The I/O interface units support communication with a variety of storage and I/O devices. For example, the terminal interface unit 111 supports the attachment of one or more user terminals 121; 122, 123, and 124. The storage interface unit 112 supports the attachment of one or more direct access storage devices (DASD) 125, 126, and 127 (which are typically rotating magnetic disk drive storage devices, although they could alternatively be other devices, including arrays of disk drives configured to appear as a single large storage device to a host). The contents of the main memory 102 may be stored to and retrieved from the direct access storage devices 125, 126, and 127.
The I/O and other device interface 113 provides an interface to any of various other input/output devices or devices of other types. Two such devices, the printer 128 and the fax machine 129, are shown in the exemplary embodiment of
Although the memory bus 103 is shown in
The computer system 100 depicted in
The network 130 may be any suitable network or combination of networks and may support any appropriate protocol suitable for communication of data and/or code to/from the computer system 100. In various embodiments, the network 130 may represent a storage device or a combination of storage devices, either connected directly or indirectly to the computer system 100. In an embodiment, the network 130 may support the Infiniband architecture. In another embodiment, the network 130 may support wireless communications. In another embodiment, the network 130 may support hard-wired communications, such as a telephone line or cable. In another embodiment, the network 130 may support the Ethernet IEEE (Institute of Electrical and Electronics Engineers) 802.3x specification. In another embodiment, the network 130 may be the Internet and may support IP (Internet Protocol). In another embodiment, the network 130 may be a local area network (LAN) or a wide area network (WAN). In another embodiment, the network 130 may be a hotspot service provider network. In another embodiment, the network 130 may be an intranet. In another embodiment, the network 130 may be a GPRS (General Packet Radio Service) network. In another embodiment, the network 130 may be a FRS (Family Radio Service) network. In another embodiment, the network 130 may be any appropriate cellular data network or cell-based radio network technology. In another embodiment, the network 130 may be an IEEE 802.11B wireless network. In still another embodiment, the network 130 may be any suitable network or combination of networks. Although one network 130 is shown, in other embodiments any number (including zero) of networks (of the same or different types) may be present.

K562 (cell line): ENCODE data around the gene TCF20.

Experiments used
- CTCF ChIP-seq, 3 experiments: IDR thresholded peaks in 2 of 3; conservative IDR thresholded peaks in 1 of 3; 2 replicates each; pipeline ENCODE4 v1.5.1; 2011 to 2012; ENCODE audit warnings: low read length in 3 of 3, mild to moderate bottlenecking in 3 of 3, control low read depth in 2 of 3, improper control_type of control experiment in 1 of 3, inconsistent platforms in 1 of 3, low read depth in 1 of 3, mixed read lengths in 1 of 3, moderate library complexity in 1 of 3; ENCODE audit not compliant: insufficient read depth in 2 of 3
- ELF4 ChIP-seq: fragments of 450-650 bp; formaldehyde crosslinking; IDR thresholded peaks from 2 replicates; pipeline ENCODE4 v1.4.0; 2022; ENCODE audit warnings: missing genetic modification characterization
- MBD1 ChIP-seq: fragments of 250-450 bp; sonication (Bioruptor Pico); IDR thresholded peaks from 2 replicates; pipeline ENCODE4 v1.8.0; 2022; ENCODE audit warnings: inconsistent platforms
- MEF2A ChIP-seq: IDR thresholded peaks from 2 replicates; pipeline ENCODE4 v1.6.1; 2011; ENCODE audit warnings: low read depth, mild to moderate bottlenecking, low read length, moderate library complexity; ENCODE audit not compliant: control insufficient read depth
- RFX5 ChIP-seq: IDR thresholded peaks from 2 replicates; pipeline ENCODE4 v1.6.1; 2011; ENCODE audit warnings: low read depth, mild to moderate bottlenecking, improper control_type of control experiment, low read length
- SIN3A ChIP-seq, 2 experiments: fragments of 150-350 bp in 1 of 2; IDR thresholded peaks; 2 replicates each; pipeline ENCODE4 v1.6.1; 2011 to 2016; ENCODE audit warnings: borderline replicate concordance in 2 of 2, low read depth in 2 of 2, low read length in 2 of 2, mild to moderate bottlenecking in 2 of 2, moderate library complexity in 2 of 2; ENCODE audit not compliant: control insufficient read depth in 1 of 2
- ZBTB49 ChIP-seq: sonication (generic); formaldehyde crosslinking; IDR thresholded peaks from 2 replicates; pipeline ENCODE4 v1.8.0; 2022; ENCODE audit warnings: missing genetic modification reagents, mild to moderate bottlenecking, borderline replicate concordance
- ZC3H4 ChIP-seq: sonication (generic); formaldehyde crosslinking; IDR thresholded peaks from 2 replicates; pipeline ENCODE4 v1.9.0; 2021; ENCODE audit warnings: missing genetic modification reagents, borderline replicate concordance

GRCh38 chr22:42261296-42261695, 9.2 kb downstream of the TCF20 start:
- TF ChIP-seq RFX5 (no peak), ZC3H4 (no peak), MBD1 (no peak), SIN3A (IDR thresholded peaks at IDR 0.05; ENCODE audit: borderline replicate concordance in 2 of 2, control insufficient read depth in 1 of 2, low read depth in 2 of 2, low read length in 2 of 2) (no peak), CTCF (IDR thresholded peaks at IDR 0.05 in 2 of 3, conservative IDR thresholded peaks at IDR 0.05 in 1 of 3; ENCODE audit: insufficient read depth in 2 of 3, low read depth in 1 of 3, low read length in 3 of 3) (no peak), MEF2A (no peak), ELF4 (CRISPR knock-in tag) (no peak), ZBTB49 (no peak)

The client 132 includes an application 135, which sends requests to the server implementation 150. The client 132 may also include any or all of the hardware and/or software elements previously described above for the computer system 100. Although only one client 132 and one application 135 are illustrated in
It should be understood that
The various software components illustrated in
Moreover, while embodiments of the invention have and hereinafter will be described in the context of fully functioning computer systems, the various embodiments of the invention are capable of being distributed as a program product in a variety of forms, and the invention applies equally regardless of the particular type of signal-bearing medium used to actually carry out the distribution. The programs defining the functions of this embodiment may be delivered to the computer system 100 via a variety of signal-bearing media, which include, but are not limited to:
(1) information permanently stored on a non-rewriteable storage medium, e.g., a read-only memory device attached to or within a computer system, such as a CD-ROM, DVD-R, or DVD+R;
(2) alterable information stored on a rewriteable storage medium, e.g., a hard disk drive (e.g., the DASD 125, 126, or 127), CD-RW, DVD-RW, DVD+RW, DVD-RAM, or diskette; or
(3) information conveyed by a communications medium, such as through a computer or a telephone network, e.g., the network 130, including wireless communications.
Such signal-bearing media, when carrying machine-readable instructions that direct the functions of the present invention, represent embodiments of the present invention.
In addition, various programs described hereinafter may be identified based upon the application for which they are implemented in a specific embodiment of the invention. But, any particular program nomenclature that follows is used merely for convenience, and thus embodiments of the invention should not be limited to use solely in any specific application identified and/or implied by such nomenclature.
The exemplary environments illustrated in